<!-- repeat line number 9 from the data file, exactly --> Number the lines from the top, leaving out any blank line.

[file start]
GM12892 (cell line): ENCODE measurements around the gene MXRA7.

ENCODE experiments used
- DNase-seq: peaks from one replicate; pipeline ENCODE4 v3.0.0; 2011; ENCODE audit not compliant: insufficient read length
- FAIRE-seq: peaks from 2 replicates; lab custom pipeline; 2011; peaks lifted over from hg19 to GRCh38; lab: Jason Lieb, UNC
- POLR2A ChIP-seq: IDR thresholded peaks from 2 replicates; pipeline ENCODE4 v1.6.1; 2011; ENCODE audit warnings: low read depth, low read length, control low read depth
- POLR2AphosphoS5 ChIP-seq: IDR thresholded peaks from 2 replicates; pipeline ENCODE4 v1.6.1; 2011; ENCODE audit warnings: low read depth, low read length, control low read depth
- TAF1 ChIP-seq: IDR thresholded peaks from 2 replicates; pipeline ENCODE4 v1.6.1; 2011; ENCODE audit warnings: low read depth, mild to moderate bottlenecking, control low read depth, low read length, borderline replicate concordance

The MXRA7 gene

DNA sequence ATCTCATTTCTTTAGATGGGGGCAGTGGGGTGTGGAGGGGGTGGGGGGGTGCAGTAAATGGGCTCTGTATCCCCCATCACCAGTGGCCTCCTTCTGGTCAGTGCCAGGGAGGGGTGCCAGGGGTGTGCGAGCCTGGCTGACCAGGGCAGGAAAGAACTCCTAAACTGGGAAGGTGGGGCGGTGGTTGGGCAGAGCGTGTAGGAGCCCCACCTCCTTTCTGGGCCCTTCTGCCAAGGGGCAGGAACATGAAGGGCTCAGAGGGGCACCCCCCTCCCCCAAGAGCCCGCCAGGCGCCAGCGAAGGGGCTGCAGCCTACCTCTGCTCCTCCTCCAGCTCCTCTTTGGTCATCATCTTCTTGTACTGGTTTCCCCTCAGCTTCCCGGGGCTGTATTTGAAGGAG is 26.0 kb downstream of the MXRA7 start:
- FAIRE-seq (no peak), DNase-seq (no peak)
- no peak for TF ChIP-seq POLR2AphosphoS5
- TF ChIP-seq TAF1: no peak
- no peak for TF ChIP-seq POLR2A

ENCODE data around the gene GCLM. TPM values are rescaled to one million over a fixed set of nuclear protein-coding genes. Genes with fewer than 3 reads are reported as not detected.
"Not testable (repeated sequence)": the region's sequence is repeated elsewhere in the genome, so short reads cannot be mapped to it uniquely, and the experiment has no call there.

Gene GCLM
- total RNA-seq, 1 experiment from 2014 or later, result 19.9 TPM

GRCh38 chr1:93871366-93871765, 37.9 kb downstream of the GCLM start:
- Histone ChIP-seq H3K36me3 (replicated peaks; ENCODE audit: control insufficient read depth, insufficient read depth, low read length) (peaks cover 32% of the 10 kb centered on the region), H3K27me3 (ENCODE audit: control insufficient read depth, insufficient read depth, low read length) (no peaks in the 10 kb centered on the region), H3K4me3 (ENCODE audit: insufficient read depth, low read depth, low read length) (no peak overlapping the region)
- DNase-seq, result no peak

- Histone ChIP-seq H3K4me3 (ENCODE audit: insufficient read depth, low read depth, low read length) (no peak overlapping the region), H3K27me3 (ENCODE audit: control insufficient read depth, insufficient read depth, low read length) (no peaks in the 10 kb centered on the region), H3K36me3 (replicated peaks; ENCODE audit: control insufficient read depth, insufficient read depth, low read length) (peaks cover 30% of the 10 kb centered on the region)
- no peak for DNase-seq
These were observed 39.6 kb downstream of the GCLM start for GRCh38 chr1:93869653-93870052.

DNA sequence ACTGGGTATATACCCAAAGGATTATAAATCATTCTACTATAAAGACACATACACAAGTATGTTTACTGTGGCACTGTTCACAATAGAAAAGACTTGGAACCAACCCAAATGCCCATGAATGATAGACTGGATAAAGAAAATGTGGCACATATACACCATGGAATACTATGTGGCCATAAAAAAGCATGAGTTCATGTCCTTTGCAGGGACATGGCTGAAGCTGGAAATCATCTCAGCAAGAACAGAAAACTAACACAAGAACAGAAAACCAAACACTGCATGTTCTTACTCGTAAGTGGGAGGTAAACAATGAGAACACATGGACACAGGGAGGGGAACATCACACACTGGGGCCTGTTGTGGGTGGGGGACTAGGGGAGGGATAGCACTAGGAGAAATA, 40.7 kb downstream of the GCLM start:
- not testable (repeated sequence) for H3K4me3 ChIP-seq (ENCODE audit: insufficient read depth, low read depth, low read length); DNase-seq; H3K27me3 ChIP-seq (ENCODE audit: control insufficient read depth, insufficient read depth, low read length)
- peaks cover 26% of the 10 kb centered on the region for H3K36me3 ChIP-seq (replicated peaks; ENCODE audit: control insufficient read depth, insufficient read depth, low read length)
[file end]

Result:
DNA sequence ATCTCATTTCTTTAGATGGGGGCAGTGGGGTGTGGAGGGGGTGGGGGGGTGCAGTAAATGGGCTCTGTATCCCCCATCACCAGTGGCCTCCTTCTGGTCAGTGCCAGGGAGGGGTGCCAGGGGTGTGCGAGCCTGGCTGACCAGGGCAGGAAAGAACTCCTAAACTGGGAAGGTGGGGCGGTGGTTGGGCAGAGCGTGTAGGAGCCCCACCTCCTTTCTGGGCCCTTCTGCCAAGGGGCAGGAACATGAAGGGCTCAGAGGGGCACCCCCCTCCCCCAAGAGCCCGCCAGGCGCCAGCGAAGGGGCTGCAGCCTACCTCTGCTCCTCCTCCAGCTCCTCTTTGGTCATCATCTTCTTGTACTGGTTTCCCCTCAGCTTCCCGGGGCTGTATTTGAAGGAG is 26.0 kb downstream of the MXRA7 start: